Khalida Liaquat, MS, CGC
® (she/her) is a licensed, Certified Genetic Counselor and Senior Manager, Genomic Services, Advanced Diagnostics for Quest Diagnostics | Athena Diagnostics.
What made you choose to become a genetic counselor?
Choosing to become a genetic counselor came in three steps for me. I heard about the field from the late Dr. George Carmody while learning about Bayesian analysis in a population genetics class. Only genetic counselors really use this math, I recall him saying. My interest was piqued, not in the math but in this career path I had never heard of. Moving to Japan shortly after graduating from university and editing manuscripts in English for an oncology research group made me realize that the application of genetic discovery, not the bench work and basic research, is what really married my love of science, teaching and people. Lastly, shadowing Laura Robb, MS, CGC® at Hotel Dieu Hospital in Montreal, Canada upon my return from abroad, learning to take pedigrees over the phone for large French Canadian families at risk for cancer and participating in genetic education one patient or family at a time solidified this career path for me.
Tell us about your role as Senior Manager of Genomics Services at Quest. (What you do, how your genetic counseling background helps in this role, what other skills you needed to develop beyond GC skills if any).
In my role as one of the Senior Managers of Genomic Services at Quest, I oversee and support eight laboratory genetic counselors, two field genetic counselors and one genetic coordinator, all of whom specialize in neurogenetics. Surprisingly to some, I utilize GC skills daily in this role! I spend my days advocating for the very best patient care our group can deliver, actively listening to what patients and clients need from a diagnostic testing company, and translating these specific genomic health needs to inform decision-making across departments from direct patient services to billing to testing and reporting. I also create space for my team to find better ways of doing what we do, advocate for the needs of GCs within the company, communicate and often translate the science that we create and support for colleagues and leaders outside of genomic services. The skillset that genetic counselors hone through graduate school, including active listening, flexibility, advocacy, thinking about health care with a global as well as local mindset and confidence in our knowledge of genetics and genomics are crucial to succeeding in a leadership role. Beyond these skills, an open-minded willingness to learn new vocabulary and point of view from a business perspective is important in achieving effective and successful communication. Lastly, the ability to think about genetic counseling as a skillset and training rather than an identity allows for growth and opportunity in so many directions that do not have “GC” in the title or job description.
What path did you take to get to your current role?
My path to this role started with working for five years in a clinical role, predominantly in prenatal and pediatric genetics at Kings County Hospital and Woodhull Hospital in Brooklyn, New York. I transitioned to Quest Diagnostics as a laboratory genetic counselor supporting the neurology business (which I knew little about!) housed within the Athena Diagnostics lab and over the last 10 years have had no two similar years in terms of workload or responsibilities. My involvement in cross-functional teams, patient and client support and internal support for sales, marketing and other departments, has led to what many GCs experience—leadership without authority, because of our knowledge base and communication skills. When the opportunity to lead the neurogenetics team arose, I took the leap (with much trepidation) to the role of leadership with authority and it’s been such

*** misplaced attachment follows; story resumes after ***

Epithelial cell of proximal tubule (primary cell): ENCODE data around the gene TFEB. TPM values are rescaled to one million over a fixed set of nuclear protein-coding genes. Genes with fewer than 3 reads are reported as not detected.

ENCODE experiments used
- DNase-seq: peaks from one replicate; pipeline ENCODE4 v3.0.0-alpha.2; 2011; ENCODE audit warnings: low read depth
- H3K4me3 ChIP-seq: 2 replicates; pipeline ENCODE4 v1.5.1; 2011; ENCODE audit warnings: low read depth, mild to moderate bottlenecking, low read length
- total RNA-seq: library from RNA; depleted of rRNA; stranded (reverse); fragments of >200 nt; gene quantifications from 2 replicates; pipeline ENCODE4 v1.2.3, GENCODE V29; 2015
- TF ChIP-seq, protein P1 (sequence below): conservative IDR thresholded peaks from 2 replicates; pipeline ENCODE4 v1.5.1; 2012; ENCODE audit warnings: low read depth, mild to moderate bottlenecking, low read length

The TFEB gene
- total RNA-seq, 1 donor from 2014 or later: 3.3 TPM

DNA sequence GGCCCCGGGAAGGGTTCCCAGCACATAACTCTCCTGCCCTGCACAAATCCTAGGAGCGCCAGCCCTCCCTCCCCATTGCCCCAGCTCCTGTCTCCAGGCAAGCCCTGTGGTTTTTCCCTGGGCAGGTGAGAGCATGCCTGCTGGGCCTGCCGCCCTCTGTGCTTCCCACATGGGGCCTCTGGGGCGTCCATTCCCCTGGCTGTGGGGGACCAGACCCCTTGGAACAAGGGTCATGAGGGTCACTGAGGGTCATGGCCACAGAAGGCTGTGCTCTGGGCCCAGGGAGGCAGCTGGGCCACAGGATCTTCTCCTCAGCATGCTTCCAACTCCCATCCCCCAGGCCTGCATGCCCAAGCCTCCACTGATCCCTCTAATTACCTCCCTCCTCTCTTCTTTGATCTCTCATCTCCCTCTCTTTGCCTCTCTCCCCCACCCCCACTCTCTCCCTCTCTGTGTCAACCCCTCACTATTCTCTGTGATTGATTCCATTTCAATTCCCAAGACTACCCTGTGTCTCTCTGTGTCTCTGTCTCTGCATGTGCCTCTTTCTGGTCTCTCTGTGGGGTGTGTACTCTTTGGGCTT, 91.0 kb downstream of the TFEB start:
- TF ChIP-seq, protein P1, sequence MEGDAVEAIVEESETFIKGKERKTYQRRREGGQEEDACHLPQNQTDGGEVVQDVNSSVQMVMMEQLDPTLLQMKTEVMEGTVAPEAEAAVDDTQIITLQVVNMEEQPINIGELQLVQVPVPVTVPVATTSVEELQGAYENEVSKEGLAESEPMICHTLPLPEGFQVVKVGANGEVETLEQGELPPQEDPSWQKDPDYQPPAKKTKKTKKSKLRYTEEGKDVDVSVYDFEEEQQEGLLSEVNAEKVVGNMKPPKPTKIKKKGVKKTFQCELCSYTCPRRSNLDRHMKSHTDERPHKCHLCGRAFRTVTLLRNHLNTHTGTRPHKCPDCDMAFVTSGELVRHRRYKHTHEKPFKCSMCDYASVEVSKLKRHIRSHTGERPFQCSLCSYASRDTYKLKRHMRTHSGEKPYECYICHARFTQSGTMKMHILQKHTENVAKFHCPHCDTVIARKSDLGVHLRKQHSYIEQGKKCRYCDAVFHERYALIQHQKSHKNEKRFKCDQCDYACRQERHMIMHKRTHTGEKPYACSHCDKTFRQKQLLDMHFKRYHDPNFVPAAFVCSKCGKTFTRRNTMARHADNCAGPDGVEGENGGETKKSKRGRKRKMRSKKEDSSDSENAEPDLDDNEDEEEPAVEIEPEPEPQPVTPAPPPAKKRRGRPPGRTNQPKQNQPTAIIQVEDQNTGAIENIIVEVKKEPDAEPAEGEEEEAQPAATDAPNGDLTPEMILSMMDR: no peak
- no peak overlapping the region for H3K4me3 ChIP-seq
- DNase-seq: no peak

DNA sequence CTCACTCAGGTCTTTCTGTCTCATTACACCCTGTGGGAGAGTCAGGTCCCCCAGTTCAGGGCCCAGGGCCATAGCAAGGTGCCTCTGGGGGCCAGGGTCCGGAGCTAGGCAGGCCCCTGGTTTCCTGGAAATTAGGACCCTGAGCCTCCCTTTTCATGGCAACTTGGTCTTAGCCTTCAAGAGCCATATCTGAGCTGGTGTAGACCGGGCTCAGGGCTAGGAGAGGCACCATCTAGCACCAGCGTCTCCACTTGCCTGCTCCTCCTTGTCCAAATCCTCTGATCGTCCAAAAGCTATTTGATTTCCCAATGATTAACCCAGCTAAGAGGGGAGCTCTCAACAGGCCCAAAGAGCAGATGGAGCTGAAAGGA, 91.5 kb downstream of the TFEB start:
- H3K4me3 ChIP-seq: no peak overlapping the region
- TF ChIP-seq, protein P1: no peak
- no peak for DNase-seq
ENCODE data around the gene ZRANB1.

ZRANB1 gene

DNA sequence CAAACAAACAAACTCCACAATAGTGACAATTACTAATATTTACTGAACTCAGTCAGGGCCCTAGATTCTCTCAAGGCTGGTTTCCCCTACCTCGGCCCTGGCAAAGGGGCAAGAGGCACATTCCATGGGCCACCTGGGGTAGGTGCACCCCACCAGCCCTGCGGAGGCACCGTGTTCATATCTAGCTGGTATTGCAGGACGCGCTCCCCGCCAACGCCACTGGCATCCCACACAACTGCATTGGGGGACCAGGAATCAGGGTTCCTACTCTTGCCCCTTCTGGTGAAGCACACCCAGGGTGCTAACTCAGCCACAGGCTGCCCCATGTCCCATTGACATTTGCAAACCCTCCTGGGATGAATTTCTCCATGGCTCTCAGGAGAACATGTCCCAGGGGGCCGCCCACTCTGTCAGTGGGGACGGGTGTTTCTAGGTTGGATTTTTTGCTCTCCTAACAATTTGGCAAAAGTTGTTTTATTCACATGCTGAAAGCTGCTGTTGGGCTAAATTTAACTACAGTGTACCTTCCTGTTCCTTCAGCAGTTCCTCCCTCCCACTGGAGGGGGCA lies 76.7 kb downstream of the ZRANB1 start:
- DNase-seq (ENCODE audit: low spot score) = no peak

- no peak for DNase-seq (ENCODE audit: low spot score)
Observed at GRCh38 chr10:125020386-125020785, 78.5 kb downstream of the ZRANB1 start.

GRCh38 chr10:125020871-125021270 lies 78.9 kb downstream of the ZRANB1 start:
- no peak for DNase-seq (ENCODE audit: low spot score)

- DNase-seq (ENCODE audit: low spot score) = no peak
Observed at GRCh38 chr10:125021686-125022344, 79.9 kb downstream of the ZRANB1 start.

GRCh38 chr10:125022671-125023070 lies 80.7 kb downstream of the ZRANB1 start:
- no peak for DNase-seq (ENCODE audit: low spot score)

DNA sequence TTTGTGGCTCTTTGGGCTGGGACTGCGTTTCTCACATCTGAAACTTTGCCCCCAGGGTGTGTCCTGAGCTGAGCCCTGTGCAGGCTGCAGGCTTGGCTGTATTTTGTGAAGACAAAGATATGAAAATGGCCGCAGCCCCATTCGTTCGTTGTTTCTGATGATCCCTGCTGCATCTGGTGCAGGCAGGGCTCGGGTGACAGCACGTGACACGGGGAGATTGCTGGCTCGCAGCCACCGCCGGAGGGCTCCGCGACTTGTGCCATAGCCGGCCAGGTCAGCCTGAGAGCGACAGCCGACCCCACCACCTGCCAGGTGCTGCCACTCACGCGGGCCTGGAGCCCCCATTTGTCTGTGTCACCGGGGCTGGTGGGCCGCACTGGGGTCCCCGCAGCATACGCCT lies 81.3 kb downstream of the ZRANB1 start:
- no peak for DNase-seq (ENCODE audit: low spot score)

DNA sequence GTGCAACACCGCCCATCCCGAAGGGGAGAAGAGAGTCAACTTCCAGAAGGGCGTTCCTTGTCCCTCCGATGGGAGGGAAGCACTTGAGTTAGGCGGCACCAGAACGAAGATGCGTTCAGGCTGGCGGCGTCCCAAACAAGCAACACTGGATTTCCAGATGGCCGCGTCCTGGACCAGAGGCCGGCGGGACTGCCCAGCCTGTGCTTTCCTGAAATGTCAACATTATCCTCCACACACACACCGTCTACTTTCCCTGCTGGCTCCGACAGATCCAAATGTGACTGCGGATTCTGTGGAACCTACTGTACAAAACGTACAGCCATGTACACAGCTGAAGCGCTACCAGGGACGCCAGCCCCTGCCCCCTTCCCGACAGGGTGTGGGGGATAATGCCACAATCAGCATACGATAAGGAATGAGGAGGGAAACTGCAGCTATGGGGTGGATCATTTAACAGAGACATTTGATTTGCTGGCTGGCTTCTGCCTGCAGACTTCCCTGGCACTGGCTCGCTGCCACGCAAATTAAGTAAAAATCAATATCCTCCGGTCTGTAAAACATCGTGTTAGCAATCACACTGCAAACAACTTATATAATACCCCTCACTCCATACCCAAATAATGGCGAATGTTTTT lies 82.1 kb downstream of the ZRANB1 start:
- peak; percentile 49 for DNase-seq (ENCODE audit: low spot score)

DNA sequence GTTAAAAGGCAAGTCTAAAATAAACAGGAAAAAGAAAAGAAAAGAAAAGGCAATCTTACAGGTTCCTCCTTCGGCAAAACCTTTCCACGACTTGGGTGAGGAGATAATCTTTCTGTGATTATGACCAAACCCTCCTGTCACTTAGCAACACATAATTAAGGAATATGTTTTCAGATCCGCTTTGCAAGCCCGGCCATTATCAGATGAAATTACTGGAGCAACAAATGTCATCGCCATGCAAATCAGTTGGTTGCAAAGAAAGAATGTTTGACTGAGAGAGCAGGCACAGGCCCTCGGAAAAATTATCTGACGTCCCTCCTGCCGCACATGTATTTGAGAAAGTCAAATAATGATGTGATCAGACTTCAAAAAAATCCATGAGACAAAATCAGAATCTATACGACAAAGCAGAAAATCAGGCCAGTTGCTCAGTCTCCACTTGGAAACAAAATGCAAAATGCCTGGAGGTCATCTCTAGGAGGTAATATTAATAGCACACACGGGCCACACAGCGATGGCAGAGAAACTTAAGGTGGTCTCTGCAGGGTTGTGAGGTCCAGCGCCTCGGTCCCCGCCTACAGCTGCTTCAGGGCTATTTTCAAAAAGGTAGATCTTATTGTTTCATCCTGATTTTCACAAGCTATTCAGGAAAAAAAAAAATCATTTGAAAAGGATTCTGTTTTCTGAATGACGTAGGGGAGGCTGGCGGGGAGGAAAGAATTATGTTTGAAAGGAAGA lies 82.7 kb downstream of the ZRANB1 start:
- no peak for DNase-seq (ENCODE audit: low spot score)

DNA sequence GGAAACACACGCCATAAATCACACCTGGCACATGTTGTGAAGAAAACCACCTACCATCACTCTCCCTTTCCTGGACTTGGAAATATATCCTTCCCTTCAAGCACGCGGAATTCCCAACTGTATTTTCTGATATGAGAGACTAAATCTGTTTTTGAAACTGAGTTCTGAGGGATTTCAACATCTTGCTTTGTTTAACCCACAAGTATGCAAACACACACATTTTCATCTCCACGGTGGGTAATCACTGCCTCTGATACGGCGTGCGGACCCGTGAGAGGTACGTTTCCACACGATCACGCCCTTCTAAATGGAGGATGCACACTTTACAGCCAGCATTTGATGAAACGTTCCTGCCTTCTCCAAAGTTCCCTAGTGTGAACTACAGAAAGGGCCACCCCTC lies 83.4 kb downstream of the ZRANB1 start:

a fulfilling role.
As you know, August is Spinal Muscular Atrophy Awareness (SMA) month. Tell us about your work with CureSMA. What is the mission of Cure SMA? How did you get involved? How do you contribute to the group?
With a family history of SMA and working in the neurogenetics space, I take a lot of pride in being on the medical advisory committee for CureSMA along with Melissa Gibbons, MS, CGC® and Helen Chen, MS, CGC®. CureSMA leads the way to a world without spinal muscular atrophy, the number one genetic cause of death for infants. They fund and direct comprehensive research that drives breakthroughs in treatment and care, and provide individuals with SMA and their families the support they need. As genetic counselors, we help with editing family support documents, participate in annual conference planning and delivery talks to families. I was introduced to CureSMA by a Board member and applied for a position on the committee an opening became available.
Given your experience with SMA, what do you think it is important for families who have an affected relative to know about the condition and current treatment options?
For family members of an affected relative, it is important to know that there is information and support in the health care and advocacy communities. No family is alone in rare disease, though it may feel that way at first. Genetic counselors and multidisciplinary teams of highly specialized clinicians along with MDA clinics, SMA Centers of Excellence and many other clinicians are available to chat and help them understand all aspects of this condition and its treatment from risk assessment to pregnancy and/or delivery management, diagnosis, and ultimately, one day, a cure. No question is too basic, no information too complex to be explained. For more information, CureSMA
is a great place to start.
ABGC Spotlight is a monthly series that features Diplomates, health care professionals
and students sharing their unique experiences with genetic counseling.